Last week gave us a taste for just how hot summer can get. And when it's that hot outside, there's only one thing you can do: Eat ice cream.
Everyone knows the best stuff is the stuff you make yourself and if you scream for ice cream on a regular basis, a machine bought for your kitchen will pay for itself in no time flat. (Faster than you can say waffle cone, in fact.)
How to shop for one, though? Start by reading the rest of this story.
There are three main styles of ice cream makers — not counting the old plastic bag trick.
These are the inexpensive, old-fashioned makers, which either require you to turn a crank by hand or come with a motor that can attach to the top. They can be a little messy and don't always make the creamiest ice cream, but they're fun to watch and can help you give the kids a good science lesson.
Most ice cream machines on the market are this style. They'll have a liquid-filled insert bowl that has to sit in the freezer for around eight to 12 hours (sometimes longer). When it's time, the bowl goes into the machine, which will churn the mixture. The cons: You have to remember to freeze the bowl in advance, and have room in your freezer. And you usually can't make back-to-back batches for, say, a party.
This is going to cost you the most money because it's a self-chilling system that basically does all the work for you. These machines usually have manual or automatic settings — or both. If you really love ice cream and want to make a lot of it, this is your best bet, short of getting a soft-serve machine wheeled into your kitchen.
If you don't wan't yet another gadget ...
Get: KitchenAid Ice Cream Maker Attachment, $60 at Target
The KitchenAid is one of the only stand mixers to offer an ice cream attachment. So if you have a KitchenAid stand mixer already and don't want to keep adding more and more small appliances into your kitchen cabinets, this might be the ice cream maker for you. It's just one bowl, which you put in the freezer and then slip onto your stand mixer when it's time to make ice cream.
In addition to its space-saving abilities, it also allows for adjustable speeds (although low is the best speed for most ice creams). Its biggest drawback? Most freeze-the-bowl models call for freezing the bowl for eight to 12 hours, while KitchenAid requires a minimum of 15 hours. If you go this route, just make sure you plan ahead!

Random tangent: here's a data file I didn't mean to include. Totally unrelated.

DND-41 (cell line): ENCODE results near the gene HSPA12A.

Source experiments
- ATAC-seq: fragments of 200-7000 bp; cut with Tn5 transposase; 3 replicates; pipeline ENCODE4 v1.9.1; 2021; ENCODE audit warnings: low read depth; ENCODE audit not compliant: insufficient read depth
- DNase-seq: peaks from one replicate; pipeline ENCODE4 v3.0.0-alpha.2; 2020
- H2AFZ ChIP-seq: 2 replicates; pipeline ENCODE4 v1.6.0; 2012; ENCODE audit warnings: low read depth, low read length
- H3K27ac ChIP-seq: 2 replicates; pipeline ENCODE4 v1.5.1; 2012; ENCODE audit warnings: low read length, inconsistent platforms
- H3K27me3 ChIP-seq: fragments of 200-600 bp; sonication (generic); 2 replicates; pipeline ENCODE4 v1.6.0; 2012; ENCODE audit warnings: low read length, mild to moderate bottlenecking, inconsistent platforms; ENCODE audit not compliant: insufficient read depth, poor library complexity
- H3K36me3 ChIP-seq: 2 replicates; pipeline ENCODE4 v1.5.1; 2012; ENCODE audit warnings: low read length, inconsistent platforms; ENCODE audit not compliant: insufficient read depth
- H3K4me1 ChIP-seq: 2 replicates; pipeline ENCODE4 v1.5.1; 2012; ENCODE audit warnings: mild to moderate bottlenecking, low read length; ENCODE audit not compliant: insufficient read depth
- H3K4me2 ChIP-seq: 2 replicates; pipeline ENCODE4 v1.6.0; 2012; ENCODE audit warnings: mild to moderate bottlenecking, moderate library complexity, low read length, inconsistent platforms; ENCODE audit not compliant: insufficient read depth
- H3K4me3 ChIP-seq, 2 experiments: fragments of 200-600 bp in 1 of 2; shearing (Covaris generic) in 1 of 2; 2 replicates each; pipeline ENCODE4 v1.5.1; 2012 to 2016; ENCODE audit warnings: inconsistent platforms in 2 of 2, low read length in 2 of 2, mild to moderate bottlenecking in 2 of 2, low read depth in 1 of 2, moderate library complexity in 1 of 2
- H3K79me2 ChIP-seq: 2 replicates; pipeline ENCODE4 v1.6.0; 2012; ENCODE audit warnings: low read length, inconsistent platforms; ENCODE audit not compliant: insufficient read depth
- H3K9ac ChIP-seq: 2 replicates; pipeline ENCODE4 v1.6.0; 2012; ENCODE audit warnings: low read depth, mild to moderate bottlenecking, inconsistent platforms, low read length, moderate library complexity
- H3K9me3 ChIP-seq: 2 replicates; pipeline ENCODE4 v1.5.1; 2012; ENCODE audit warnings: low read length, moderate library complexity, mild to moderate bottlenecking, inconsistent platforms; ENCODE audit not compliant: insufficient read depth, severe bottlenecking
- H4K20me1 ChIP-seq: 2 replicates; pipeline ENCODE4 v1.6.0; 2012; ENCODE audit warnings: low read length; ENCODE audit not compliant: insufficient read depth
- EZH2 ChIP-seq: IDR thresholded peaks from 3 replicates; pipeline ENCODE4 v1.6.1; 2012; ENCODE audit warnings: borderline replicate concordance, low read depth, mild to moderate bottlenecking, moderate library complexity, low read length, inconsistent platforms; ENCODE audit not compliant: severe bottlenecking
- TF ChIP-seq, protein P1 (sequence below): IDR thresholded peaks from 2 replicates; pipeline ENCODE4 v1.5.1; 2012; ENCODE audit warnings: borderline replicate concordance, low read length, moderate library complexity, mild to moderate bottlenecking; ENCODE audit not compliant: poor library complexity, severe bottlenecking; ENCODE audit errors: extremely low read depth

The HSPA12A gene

Read more: How To Use KitchenAid Ice Cream Makers
If you enjoy a good show ...
Get: Sweet Spot Ice Cream Maker, $50
Whether you're a kid at heart or you actually have a bunch of kids in your house, this simple plate-like device will go over extremely well. Just keep it stashed in the freezer, then when you want to make a cool treat, mix up your batter and pour it onto the plate. Use the included paddles to turn and scoop the mixture until ice cream forms. It will literally happen right in front of your eyes.
If you want a reliable machine but don't want to spend a lot ...
Get: Cuisinart Classic Ice Cream Maker, $60 at Sur la Table
We can't say enough good things about Cuisinart's ice cream makers. Our Food Team uses them pretty much exclusively and we've loved the brand's various models for years. This little guy can whip up a 1.5-quart batch in 20 minutes, which is pretty fast compared to the rest of the market. It's relatively quiet, reliable, and can often be found on sale.
Get the scoop: Why Does Everyone Have a Cuisinart Ice Cream Maker?
If you're the nostalgic type ...
Get: Nostalgia Electric Ice Cream Maker, $30
Don't worry — you don't actually have to hand-crank this option (there's an electric motor to take care of the churning), but you do have to add ice and salt to help the mixture freeze. The ice cream scooped from this machine is a little icy (especially compared to the others on this list), which is actually part of its charm.
If you're super serious about your ice cream ...
Get: Breville Smart Scoop, $400 at Crate & Barrel
The only way to justify $400 on an ice cream maker is if you're seriously obsessed with ice cream. That said, if you're willing to spend that kind of cash on an ice cream maker, this machine is worth it — if for no other reason than the fact that it makes the creamiest ice cream.
It's a compressor ice cream machine, which means the machine has a larger footprint than the others on this list, but again, you won't have to worry about freezing the bowl ahead of time. Pour in your mixture and pick from one of the 12 settings (or create a custom setting of your choosing). It takes about 50 minutes for the ice cream to be ready, at which point, you can have it set off a little jingle. There's one more bonus: It has a keep-cool setting, which will continue chilling and churning your ice cream for up to three hours.
Our Favorite Ice Cream Recipes
Which one will you buy?